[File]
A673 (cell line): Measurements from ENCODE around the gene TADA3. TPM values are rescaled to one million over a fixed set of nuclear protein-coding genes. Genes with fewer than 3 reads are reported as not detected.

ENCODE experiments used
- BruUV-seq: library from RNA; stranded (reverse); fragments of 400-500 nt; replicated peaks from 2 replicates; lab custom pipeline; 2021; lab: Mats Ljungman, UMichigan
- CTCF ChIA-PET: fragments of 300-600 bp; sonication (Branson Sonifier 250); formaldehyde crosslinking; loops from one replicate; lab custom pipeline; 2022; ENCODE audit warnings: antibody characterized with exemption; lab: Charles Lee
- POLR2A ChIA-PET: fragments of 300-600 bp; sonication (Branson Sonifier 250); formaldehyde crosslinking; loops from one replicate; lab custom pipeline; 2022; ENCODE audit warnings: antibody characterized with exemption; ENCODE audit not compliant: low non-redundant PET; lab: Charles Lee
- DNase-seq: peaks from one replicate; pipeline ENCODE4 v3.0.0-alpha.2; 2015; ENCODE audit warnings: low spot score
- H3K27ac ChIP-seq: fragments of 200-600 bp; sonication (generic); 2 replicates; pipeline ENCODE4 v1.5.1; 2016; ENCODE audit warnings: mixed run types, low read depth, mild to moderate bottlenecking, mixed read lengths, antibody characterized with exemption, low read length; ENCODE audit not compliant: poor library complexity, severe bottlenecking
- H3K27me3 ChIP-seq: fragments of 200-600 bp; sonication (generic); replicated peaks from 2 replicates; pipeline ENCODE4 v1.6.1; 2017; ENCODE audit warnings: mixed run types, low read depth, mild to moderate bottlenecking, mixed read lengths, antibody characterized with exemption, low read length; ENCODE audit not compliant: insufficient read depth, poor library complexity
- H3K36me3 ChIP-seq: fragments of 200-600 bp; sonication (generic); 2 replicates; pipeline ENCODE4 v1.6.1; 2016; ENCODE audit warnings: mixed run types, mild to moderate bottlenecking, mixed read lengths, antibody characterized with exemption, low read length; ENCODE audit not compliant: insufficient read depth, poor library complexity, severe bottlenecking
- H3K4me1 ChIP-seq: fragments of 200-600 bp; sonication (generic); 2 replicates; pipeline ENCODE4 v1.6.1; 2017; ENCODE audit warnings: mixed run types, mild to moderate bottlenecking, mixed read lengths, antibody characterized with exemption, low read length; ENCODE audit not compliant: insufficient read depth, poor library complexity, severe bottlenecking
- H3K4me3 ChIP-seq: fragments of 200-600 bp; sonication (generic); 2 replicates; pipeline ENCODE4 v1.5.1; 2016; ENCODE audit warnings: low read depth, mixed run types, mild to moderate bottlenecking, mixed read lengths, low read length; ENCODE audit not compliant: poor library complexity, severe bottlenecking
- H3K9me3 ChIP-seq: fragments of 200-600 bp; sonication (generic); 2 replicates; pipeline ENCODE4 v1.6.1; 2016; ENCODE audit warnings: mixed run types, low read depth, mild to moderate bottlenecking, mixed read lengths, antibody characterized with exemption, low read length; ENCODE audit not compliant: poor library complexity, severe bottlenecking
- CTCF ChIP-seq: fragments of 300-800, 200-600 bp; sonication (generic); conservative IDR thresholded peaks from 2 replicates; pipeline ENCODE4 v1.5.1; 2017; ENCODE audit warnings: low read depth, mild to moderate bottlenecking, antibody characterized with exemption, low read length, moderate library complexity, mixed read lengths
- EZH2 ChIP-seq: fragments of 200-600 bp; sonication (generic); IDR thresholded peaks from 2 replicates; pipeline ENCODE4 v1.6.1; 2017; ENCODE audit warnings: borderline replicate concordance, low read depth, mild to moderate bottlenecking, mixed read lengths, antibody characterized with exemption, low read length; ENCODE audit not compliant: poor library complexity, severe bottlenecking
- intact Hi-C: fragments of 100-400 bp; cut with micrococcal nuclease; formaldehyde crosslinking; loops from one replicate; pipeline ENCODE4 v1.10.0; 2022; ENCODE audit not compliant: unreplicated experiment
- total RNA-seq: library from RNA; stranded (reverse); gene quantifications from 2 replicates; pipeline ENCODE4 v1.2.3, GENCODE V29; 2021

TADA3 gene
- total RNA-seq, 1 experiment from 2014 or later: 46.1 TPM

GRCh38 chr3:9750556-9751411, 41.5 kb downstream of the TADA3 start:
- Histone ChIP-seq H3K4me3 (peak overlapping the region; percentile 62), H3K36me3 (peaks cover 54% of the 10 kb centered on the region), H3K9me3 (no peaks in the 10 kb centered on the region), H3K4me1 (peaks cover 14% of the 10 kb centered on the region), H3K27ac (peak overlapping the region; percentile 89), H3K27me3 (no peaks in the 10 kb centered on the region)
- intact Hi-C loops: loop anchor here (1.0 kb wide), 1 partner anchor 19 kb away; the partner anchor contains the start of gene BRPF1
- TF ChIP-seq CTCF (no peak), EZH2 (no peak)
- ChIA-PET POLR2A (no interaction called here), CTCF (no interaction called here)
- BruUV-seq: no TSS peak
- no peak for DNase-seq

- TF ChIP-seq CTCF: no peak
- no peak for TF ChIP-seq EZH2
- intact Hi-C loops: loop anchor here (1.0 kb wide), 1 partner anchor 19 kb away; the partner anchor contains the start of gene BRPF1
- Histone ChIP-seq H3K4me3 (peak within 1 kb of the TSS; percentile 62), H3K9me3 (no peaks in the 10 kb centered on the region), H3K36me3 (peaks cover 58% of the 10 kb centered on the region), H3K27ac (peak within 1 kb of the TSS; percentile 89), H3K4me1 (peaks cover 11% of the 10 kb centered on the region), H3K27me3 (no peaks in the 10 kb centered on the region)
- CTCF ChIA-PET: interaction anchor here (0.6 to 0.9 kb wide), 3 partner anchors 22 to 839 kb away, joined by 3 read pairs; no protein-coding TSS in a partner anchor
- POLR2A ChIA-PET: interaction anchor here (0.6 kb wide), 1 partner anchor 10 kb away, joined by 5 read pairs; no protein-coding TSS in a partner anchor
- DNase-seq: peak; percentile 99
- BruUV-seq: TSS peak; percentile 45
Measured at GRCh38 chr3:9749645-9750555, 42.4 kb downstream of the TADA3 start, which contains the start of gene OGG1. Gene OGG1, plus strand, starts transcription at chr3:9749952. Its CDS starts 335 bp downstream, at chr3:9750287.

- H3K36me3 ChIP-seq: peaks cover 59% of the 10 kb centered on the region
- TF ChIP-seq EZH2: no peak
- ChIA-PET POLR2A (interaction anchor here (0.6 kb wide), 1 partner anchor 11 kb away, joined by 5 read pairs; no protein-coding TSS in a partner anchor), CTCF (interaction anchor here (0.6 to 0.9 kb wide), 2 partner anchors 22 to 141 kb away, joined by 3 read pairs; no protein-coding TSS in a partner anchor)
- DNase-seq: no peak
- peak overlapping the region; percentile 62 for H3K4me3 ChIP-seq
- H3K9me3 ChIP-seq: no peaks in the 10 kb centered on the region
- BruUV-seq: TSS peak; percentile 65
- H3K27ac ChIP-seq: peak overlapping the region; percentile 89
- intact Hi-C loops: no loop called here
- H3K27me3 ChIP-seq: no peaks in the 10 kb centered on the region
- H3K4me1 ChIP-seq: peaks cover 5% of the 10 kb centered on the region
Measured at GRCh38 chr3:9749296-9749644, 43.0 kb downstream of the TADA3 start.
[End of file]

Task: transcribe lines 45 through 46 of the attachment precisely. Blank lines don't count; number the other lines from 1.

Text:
- H3K4me1 ChIP-seq: peaks cover 5% of the 10 kb centered on the region
Measured at GRCh38 chr3:9749296-9749644, 43.0 kb downstream of the TADA3 start.